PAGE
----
In the past, buying UK property and renting it out (buy-to-let) was an easy way to make money.
With the average house price in the UK rising from just under £85,000 at the start of the millennium to around £215,000 by the end of 2016, you could buy a property, rent it out, pay the mortgage with the rent collected (and claim a tax deduction for the mortgage interest) and use the bank’s money to profit from the prolific rise in house prices.
In short, it was a brilliant investment.
Uncertain outlook for buy-to-let
Heading into 2020, however, the outlook for buy-to-let looks far less certain.
For starters, house price growth has slowed considerably in recent years. According to the UK House Price Index, property prices have increased by just 8.9% over the last three years, which equates to annualised growth of less than 3%. With Brexit uncertainty lingering, I think this lower growth could persist for a while, which obviously makes buy-to-let less attractive as an investment.
I’ll also point out that the government has really cracked down on buy-to-let recently, making it far more challenging to generate high returns from the asset class. Not only have stamp duty surcharges (an additional 3%) for buy-to-let properties been introduced, but mortgage interest tax relief has also been phased out. On top of this, there are now many regulations that landlords have to comply with, which add extra costs.
Weighing everything up, I’m just not convinced that buy-to-let is the best place to invest in 2020.
How I’ll be investing my money in 2020
So, where will I be investing in 2020? Well, one asset class that I continue to believe has significant long-term investment potential is stocks.
Yes, stocks have had a great run in recent years, meaning we could potentially see a short-term pullback in the near future. Yet looking at the long-term growth potential of top companies such as iPhone maker Apple, Windows owner Microsoft, Dove soap owner Unilever, and Johnnie Walker owner Diageo, I think there’s a very good chance that stocks will continue to generate excellent returns over the long run.
I’ll also point out that you can invest in stocks completely tax-free through a Stocks & Shares ISA (up to £20k per year), and that it’s much easier than investing in buy-to-let because you can open an account in just minutes and you don’t have to worry about getting a mortgage.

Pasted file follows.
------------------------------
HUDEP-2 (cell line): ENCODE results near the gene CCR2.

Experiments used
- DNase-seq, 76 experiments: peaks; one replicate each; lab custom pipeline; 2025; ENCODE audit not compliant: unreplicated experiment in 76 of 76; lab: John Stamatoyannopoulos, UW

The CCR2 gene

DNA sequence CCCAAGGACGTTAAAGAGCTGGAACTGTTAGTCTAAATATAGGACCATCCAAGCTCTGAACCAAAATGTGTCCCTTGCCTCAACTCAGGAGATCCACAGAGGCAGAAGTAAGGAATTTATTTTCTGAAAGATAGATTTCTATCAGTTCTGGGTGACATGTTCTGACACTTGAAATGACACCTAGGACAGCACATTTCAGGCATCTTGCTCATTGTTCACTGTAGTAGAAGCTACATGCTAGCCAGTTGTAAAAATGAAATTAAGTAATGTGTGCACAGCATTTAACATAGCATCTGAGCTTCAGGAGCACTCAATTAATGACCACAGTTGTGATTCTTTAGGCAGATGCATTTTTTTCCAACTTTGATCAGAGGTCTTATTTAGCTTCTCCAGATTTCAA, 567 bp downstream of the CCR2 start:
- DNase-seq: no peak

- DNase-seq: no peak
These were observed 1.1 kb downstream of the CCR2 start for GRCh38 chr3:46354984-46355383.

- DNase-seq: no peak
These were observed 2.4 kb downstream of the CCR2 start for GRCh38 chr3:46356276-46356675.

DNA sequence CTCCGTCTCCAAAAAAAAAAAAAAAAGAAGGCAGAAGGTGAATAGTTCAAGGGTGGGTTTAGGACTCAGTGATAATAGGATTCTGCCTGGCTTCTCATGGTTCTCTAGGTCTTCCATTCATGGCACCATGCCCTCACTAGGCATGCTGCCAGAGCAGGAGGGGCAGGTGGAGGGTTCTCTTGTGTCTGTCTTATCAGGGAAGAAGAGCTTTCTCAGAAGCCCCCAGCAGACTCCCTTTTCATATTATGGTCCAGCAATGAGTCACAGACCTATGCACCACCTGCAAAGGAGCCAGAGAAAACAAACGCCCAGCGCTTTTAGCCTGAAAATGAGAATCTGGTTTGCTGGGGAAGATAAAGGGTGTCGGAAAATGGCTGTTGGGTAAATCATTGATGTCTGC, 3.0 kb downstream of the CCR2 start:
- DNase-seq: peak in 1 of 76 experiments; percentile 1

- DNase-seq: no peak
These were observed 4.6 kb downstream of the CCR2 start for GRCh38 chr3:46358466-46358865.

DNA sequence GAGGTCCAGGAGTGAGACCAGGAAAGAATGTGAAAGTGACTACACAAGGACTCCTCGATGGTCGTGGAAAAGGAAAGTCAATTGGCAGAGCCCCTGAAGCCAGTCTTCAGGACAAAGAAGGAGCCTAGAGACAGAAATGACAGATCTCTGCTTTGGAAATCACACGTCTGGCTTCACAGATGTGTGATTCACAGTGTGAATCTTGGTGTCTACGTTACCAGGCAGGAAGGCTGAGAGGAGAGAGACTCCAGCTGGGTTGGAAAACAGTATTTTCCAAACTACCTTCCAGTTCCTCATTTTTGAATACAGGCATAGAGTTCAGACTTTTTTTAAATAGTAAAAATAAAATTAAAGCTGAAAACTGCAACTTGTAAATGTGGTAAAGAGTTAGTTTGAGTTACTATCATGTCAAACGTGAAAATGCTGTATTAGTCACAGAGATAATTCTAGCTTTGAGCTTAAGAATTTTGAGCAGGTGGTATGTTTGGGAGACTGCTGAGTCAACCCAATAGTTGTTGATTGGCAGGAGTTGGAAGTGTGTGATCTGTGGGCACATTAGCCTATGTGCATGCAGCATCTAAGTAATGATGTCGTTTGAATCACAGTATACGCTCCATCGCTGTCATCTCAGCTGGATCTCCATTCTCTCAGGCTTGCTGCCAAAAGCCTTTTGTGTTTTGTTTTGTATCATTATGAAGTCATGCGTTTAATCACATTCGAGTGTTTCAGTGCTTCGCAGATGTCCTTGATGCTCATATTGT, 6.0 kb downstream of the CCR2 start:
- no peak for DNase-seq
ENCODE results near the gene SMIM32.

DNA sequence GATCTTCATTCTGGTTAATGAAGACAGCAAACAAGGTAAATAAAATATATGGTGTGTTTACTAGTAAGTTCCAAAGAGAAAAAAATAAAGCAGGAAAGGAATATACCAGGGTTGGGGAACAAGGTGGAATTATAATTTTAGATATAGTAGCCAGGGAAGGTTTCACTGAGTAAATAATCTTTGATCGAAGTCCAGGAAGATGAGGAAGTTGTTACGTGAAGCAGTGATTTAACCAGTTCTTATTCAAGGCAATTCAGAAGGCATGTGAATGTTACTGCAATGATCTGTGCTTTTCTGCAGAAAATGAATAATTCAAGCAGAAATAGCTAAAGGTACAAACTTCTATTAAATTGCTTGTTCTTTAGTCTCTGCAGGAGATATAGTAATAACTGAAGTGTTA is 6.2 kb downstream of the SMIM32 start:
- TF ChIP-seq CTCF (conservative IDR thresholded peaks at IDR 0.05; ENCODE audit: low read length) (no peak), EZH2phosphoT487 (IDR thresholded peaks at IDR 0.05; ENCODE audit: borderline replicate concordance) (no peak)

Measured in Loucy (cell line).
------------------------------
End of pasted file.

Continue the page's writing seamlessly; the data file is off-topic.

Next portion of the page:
So, next year I simply plan to buy more individual high-quality stocks, such as the four I mentioned above. These have risen 151%, 153%, 44%, and 58% respectively over the last three years thrashing buy-to-let. And I will also put more money into top global equity funds such as Fundsmith Equity and Lindsell Train Global Equity (up 60% and 70% respectively over the last three years), which provide exposure to world-class companies listed both here in the UK and internationally.
I believe that this simple investment strategy should eventually lead to a seven-figure portfolio.
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Edward Sheldon owns shares in Apple, Microsoft, Unilever, and Diageo and has positions in the Fundsmith Equity fund and the Lindsell Train Global Equity fund. Teresa Kersten, an employee of LinkedIn, a Microsoft subsidiary, is a member of The Motley Fool’s board of directors. The Motley Fool UK owns shares of and has recommended Apple, Microsoft, and Unilever. The Motley Fool UK has recommended Diageo and recommends the following options: long January 2020 $150 calls on Apple, short January 2020 $155 calls on Apple, and long January 2021 $85 calls on Microsoft. Views expressed on the companies mentioned in this article are those of the writer and therefore may differ from the official recommendations we make in our subscription services such as Share Advisor, Hidden Winners and Pro. Here at The Motley Fool we believe that considering a diverse range of insights makes us better investors.